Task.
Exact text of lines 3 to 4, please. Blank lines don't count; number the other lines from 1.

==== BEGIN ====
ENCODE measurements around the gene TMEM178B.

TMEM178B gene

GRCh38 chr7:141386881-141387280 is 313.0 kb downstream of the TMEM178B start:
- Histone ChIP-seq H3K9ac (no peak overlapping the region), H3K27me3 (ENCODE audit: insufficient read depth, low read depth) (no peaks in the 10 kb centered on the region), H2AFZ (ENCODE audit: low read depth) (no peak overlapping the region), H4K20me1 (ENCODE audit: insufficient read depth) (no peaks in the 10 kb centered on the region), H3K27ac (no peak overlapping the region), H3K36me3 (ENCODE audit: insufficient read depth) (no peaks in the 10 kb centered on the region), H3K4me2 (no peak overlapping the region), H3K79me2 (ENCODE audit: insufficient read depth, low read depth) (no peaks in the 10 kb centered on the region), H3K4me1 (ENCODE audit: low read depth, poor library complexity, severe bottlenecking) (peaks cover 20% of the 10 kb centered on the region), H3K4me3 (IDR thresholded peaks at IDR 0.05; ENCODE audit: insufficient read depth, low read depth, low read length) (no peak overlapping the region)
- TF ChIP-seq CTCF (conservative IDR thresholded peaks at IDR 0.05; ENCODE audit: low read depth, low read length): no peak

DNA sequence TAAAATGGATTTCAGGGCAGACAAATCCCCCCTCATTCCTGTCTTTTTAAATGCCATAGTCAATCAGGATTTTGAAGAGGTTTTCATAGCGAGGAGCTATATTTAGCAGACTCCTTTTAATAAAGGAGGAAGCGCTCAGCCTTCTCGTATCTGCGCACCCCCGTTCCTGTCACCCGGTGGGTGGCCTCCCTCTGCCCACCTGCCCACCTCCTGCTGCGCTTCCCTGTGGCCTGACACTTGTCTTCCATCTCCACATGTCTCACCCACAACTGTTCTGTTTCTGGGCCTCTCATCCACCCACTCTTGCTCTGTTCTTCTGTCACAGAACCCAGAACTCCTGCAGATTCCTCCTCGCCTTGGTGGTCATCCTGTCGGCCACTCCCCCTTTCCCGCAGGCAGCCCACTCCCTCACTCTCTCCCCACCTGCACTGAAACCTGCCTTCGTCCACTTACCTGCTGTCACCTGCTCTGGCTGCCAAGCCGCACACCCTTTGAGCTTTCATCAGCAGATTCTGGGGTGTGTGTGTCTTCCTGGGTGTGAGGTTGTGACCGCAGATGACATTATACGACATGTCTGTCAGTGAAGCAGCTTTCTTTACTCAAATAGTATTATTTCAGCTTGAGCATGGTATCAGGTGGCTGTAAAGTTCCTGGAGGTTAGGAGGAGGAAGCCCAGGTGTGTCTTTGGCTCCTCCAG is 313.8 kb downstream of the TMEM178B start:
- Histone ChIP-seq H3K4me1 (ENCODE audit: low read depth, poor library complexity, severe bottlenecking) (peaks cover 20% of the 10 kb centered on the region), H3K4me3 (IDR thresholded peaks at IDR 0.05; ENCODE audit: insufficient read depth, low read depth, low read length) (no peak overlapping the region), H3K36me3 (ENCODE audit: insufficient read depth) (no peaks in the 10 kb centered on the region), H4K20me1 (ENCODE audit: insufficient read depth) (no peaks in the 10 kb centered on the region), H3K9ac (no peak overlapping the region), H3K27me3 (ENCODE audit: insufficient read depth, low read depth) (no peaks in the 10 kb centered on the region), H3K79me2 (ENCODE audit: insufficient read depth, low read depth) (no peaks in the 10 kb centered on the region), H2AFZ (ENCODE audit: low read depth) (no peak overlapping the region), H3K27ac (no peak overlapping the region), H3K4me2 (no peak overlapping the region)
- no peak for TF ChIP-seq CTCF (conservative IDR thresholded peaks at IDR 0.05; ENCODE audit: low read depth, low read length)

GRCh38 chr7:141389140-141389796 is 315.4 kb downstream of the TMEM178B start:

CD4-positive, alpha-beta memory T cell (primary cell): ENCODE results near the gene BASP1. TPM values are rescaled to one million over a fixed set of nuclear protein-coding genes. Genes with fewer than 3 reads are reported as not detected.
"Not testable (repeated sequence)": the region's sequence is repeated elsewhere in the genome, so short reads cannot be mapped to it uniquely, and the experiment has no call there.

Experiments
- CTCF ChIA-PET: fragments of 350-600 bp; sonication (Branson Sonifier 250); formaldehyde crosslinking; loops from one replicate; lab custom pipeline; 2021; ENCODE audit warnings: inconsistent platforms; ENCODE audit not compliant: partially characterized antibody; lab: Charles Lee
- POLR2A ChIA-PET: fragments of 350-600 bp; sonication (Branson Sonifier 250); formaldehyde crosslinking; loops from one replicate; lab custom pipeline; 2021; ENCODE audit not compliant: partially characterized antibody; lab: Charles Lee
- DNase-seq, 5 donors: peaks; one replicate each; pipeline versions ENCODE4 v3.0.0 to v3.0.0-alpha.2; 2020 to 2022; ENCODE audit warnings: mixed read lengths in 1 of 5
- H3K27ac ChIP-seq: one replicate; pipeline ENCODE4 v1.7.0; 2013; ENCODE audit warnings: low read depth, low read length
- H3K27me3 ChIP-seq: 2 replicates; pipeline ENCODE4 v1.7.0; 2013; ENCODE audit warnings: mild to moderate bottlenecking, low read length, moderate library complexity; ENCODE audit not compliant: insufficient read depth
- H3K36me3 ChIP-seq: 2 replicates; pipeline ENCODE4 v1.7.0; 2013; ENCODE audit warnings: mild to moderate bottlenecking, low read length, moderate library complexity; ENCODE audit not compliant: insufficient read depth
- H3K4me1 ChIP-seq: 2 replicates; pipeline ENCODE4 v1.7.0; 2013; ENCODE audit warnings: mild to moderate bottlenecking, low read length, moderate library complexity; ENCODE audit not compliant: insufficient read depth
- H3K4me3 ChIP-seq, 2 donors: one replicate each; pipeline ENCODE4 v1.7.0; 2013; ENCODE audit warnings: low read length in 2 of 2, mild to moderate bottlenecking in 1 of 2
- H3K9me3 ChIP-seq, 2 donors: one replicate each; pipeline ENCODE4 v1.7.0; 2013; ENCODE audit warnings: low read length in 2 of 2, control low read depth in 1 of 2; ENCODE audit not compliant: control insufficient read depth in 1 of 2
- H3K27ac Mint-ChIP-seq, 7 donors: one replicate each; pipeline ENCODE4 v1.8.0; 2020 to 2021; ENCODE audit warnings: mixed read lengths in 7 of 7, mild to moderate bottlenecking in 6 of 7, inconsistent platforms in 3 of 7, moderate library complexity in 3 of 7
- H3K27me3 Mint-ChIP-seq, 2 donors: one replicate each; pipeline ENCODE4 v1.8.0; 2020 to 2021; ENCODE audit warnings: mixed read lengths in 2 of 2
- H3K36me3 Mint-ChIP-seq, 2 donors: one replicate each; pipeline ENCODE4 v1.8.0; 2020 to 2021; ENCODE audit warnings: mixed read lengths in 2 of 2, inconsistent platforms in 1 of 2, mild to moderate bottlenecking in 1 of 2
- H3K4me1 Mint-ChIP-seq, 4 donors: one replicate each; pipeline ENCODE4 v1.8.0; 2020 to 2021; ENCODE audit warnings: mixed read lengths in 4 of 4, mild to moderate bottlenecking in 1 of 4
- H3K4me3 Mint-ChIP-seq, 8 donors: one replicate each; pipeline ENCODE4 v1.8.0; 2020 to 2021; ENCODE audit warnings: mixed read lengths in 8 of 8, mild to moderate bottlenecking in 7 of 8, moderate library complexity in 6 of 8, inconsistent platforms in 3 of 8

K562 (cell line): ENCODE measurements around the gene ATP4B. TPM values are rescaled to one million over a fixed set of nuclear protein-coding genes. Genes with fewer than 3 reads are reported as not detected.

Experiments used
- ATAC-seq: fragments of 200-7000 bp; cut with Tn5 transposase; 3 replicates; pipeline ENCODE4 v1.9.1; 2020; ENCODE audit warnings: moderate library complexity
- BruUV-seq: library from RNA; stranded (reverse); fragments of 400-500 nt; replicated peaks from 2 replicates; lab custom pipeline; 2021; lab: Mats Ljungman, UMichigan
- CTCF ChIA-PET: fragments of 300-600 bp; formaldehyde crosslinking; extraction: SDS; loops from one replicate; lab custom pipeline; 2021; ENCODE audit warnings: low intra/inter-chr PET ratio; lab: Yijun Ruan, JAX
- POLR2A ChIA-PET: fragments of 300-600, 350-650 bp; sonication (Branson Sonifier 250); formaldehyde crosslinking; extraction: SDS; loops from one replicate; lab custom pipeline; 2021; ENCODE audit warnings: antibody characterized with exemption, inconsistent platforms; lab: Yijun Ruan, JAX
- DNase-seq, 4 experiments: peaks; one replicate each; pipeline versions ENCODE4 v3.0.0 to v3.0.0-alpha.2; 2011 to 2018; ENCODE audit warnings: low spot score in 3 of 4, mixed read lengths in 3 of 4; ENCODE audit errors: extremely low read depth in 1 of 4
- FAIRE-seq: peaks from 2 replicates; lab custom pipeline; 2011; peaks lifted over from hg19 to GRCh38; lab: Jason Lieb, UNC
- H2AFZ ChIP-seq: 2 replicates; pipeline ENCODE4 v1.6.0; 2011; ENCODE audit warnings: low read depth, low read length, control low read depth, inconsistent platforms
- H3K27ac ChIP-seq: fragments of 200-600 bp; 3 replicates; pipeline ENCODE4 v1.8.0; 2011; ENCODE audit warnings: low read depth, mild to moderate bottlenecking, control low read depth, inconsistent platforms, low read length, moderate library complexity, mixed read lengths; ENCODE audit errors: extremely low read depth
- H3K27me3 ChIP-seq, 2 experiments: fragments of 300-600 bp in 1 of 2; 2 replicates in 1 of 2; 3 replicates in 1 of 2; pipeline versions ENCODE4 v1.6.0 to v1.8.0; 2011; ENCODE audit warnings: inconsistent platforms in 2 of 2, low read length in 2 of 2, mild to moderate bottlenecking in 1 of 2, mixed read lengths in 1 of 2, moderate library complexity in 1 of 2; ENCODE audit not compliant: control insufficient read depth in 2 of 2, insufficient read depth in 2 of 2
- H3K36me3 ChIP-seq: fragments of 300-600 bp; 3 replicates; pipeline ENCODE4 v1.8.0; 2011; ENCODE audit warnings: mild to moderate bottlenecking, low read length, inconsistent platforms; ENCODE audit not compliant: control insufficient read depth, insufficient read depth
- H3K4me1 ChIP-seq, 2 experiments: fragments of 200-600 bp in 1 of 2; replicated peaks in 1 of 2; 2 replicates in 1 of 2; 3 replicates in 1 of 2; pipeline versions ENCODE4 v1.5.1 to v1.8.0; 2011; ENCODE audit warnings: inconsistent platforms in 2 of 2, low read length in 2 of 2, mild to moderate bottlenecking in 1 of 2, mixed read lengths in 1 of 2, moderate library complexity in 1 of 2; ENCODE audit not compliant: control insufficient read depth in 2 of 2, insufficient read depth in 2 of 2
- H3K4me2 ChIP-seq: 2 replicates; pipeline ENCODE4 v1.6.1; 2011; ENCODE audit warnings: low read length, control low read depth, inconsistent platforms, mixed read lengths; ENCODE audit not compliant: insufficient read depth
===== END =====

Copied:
GRCh38 chr7:141386881-141387280 is 313.0 kb downstream of the TMEM178B start:
- Histone ChIP-seq H3K9ac (no peak overlapping the region), H3K27me3 (ENCODE audit: insufficient read depth, low read depth) (no peaks in the 10 kb centered on the region), H2AFZ (ENCODE audit: low read depth) (no peak overlapping the region), H4K20me1 (ENCODE audit: insufficient read depth) (no peaks in the 10 kb centered on the region), H3K27ac (no peak overlapping the region), H3K36me3 (ENCODE audit: insufficient read depth) (no peaks in the 10 kb centered on the region), H3K4me2 (no peak overlapping the region), H3K79me2 (ENCODE audit: insufficient read depth, low read depth) (no peaks in the 10 kb centered on the region), H3K4me1 (ENCODE audit: low read depth, poor library complexity, severe bottlenecking) (peaks cover 20% of the 10 kb centered on the region), H3K4me3 (IDR thresholded peaks at IDR 0.05; ENCODE audit: insufficient read depth, low read depth, low read length) (no peak overlapping the region)